I’ve looked in depth at four Republican and two Democratic candidates for President, all of whom are polling higher than 10% in national polls and any of whom is poised to potentially take the White House. Here is a short table summarizing my policy ratings for each candidate’s platform, and listing some positives, some negatives, and something about each candidate that surprised me.
|Rudy Giuliani||65||Strong executive and leadership skills; best overall blend of policies||Autocratic governing style and disregard for individual rights; possible corruption||Once considered becoming a priest|
|John McCain||62||Good grasp of military and foreign policy issues; committed to balanced budget; genuine hero||Arrogant personality and overreaching vision of governmental power; past corruption||Messy personal life stalled privileged and promising military career|
|Mitt Romney||41||Shrewd and competent; likely will listen carefully to competent advisors||Malleable beliefs; veracity deficiency; moves problems around rather than solving them; possible corruption||Both parents ran for high political office|
|Mike Huckabee||34||Strong moral compass; surprisingly charismatic||Big-government conservative and possibly corrupt; would continue trend towards theocracy||Environmental preservation a significant policy concern|
|Hillary Clinton||52||Personal White House and national political experience; strong grasp of military and foreign policy issues||Imperious and calculating personality; advocate of big government solutions to most issues; corruption||Republican party activist through her mid-20’s|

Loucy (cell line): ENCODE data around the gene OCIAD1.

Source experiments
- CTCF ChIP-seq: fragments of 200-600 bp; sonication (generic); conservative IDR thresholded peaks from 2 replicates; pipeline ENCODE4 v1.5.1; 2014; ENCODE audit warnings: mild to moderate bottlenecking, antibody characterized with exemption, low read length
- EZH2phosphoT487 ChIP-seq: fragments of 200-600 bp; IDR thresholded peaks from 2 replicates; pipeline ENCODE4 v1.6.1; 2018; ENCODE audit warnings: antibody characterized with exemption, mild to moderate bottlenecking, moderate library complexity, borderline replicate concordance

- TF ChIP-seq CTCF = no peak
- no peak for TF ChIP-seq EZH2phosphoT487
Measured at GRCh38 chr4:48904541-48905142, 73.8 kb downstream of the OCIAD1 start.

|Barack Obama||47||Youth and charisma; good understanding of Constitution; not an idealogue||Careless and inchoate policy proposals; short resume; possible corruption||Tort reformer|
My policy rubric was pretty heavy on foreign policy and military issues, and I do ask the candidates to confront the basic conundrum of both balancing the budget and at least keeping taxes at their current level — which may be an impossibility.
None of them offers a policy platform with which I am completely happy. None of them presents a personality and background that would lead me to think that this person would be a President worthy of admiration. All have done some interesting things with their lives and most bring talents and experiences to the table which are worthy of consideration. All of them are really smart.